How can we promote peace and tolerance? How can we understand and communicate with persons from different cultures?
On Monday, November 9th, we were lucky enough to welcome Sahar El-Nadi to our English 7 classes to discuss and brainstorm answers to these questions.
Speaking from the framework of ikigai where we find the meeting point between our passion, what society needs, where our skills lie and what we can get paid to do. Sahar shared how she had found her “ikigai”. During this interactive lecture, students were able to discuss the framework, lift new ideas and debate common and uncommon opinions. She discussed her own experiences as an artist and writer working in Israel during the Arab Spring. She helped students to understand what conflict and unrest can do to the local culture. And, how this contributes to stress.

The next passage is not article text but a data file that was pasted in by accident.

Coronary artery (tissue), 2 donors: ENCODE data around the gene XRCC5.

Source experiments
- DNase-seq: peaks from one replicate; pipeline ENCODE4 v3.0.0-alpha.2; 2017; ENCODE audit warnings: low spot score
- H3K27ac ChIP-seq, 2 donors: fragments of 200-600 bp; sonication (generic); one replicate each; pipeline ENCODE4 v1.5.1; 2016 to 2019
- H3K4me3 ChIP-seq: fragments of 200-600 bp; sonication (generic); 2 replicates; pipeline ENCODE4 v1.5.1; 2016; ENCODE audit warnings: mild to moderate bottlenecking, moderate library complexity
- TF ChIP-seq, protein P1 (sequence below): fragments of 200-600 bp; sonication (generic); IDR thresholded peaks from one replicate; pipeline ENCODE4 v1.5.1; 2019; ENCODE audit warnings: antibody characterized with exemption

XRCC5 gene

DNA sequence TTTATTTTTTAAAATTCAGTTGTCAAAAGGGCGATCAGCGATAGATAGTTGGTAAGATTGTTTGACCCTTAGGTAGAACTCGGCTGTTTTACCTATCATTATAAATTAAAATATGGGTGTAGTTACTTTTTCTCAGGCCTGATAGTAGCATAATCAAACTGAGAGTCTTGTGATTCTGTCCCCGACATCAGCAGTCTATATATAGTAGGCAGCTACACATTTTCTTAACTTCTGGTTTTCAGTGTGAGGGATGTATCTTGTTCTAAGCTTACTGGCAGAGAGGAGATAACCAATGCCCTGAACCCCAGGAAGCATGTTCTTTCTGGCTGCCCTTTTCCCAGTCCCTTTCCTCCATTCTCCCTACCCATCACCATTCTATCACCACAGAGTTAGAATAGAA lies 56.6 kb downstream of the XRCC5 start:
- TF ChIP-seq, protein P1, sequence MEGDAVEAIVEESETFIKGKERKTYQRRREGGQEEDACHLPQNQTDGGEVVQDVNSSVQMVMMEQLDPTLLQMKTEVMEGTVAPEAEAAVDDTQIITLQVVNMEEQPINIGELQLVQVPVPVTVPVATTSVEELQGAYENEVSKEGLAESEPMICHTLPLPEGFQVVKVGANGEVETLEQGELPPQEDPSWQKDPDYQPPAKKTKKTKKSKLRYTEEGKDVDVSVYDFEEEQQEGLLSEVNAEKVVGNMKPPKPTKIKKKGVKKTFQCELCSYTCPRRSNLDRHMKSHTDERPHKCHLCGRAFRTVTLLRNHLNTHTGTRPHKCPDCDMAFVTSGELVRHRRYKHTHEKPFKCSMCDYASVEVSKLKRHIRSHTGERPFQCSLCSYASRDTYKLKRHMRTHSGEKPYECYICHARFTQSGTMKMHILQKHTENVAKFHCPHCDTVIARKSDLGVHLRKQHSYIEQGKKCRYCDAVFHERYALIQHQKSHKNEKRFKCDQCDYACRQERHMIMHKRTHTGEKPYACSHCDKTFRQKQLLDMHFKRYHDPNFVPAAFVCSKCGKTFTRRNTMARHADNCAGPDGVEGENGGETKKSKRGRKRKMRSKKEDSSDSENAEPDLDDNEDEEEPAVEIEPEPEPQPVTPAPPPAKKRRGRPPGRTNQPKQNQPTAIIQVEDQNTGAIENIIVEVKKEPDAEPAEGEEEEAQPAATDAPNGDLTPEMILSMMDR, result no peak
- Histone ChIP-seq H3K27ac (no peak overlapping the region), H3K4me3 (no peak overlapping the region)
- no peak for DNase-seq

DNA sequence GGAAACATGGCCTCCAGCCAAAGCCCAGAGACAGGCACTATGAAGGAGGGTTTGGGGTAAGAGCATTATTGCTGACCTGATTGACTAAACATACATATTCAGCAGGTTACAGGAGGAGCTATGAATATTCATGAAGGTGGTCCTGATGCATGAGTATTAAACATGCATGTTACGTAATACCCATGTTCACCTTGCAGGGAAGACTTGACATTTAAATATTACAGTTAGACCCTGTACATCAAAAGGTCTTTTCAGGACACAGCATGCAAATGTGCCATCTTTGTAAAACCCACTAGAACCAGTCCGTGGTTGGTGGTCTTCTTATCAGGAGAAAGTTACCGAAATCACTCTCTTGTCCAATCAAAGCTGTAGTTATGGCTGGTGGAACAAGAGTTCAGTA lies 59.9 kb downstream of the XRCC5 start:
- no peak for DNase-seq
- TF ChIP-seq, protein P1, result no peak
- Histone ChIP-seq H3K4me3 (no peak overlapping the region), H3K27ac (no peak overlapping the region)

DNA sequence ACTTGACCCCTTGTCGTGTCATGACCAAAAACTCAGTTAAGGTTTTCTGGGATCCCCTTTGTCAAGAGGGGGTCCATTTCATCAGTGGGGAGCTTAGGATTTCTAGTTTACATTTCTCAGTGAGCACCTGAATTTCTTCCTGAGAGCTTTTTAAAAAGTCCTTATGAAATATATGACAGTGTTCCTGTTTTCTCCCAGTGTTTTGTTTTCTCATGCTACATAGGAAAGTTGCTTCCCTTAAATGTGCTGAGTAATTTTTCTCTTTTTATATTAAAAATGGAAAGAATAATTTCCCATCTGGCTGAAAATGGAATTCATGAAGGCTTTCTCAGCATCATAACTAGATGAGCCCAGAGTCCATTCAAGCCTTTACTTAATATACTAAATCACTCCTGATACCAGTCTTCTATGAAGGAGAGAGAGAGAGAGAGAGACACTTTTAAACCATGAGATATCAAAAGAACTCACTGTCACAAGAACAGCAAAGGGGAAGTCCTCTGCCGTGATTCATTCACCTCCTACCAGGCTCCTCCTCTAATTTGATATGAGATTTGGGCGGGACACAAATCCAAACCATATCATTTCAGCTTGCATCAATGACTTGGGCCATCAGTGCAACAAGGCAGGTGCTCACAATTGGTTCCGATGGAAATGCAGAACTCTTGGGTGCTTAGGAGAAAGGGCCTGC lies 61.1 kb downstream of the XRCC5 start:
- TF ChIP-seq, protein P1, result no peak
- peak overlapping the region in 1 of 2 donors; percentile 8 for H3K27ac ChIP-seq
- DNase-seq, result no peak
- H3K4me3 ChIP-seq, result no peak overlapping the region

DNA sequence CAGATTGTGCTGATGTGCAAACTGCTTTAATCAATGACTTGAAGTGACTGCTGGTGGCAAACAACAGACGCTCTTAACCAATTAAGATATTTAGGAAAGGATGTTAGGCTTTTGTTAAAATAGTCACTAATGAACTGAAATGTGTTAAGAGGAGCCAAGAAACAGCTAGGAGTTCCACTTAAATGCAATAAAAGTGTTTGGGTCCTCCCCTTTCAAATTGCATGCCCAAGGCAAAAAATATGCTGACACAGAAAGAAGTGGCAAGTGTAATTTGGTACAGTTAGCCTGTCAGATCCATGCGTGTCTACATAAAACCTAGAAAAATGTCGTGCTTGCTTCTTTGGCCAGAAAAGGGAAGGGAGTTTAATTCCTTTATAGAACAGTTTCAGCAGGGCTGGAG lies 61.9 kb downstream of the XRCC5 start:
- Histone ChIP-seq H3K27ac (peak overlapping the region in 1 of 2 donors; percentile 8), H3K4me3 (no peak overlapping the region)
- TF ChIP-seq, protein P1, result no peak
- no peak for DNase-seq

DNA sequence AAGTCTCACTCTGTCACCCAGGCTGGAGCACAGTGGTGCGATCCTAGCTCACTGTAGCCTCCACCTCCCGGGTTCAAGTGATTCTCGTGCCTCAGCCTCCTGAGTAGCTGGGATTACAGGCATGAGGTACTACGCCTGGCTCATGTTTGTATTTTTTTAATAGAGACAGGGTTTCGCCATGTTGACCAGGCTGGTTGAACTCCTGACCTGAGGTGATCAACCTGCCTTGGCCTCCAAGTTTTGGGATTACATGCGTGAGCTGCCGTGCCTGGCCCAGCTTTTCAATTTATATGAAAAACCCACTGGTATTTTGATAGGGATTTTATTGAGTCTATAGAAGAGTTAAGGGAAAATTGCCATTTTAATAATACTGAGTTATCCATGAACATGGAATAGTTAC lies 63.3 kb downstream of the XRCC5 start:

Then, in the second half of her visit, Sahar shared the book she created during this dark time in her home country. She led the students in a mindful workshop where they colored. Sahar shared some of her own coloring creations. She explained basic art fundamentals like the color wheel and different ways to approach the task. She also explained what happens in the brain when we color such detailed works. The students worked in teams to “color” a picture. They colored both to reach a higher level of mindfulness, but also to participate in an activity that works even if you do not speak the same language.
“teamwork without words.”
According to the curricular guidelines, English 7 should think about “societal issues, cultural, historical, political and social conditions, and also ethical and existential issues in different contexts and parts of the world where English is used.”
Thanks, Sahar, for sharing your perspective on these important aspects of our course!